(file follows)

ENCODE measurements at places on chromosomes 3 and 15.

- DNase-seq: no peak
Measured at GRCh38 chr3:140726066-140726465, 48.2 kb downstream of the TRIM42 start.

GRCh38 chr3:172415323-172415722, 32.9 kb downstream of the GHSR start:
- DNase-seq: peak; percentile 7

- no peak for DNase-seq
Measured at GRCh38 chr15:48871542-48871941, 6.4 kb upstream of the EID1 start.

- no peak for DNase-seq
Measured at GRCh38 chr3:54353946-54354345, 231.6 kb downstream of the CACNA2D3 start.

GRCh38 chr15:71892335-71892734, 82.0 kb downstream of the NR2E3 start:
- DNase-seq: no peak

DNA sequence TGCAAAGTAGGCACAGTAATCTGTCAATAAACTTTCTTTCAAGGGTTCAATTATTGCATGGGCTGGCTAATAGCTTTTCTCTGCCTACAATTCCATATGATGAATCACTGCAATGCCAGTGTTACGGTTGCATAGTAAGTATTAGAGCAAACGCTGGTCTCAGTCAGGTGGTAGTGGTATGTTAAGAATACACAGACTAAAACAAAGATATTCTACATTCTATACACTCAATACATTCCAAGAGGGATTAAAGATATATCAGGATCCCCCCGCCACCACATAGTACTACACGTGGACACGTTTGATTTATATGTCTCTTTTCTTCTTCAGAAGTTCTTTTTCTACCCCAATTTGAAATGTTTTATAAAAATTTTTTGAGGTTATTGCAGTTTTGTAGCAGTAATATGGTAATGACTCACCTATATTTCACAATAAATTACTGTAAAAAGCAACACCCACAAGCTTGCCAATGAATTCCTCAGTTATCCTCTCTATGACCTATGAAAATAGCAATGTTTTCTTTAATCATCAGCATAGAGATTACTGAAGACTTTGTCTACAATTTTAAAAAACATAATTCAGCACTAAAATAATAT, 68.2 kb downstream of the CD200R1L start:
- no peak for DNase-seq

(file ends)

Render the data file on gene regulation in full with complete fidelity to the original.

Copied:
ENCODE measurements at places on chromosomes 3 and 15.

- DNase-seq: no peak
Measured at GRCh38 chr3:140726066-140726465, 48.2 kb downstream of the TRIM42 start.

GRCh38 chr3:172415323-172415722, 32.9 kb downstream of the GHSR start:
- DNase-seq: peak; percentile 7

- no peak for DNase-seq
Measured at GRCh38 chr15:48871542-48871941, 6.4 kb upstream of the EID1 start.

- no peak for DNase-seq
Measured at GRCh38 chr3:54353946-54354345, 231.6 kb downstream of the CACNA2D3 start.

GRCh38 chr15:71892335-71892734, 82.0 kb downstream of the NR2E3 start:
- DNase-seq: no peak

DNA sequence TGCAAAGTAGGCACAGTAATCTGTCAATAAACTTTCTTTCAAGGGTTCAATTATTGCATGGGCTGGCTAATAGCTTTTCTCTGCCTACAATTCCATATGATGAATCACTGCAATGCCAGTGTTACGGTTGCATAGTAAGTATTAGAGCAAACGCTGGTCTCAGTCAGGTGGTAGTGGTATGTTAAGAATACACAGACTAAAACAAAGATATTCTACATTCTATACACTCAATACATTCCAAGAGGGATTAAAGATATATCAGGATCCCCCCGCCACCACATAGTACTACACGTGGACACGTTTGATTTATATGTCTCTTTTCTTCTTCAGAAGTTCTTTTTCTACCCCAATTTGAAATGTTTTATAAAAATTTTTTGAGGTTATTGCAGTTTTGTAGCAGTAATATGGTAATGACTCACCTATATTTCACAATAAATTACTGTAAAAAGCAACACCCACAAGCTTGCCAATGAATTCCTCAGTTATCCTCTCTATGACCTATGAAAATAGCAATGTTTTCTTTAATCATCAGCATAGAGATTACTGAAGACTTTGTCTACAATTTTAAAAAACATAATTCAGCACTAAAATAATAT, 68.2 kb downstream of the CD200R1L start:
- no peak for DNase-seq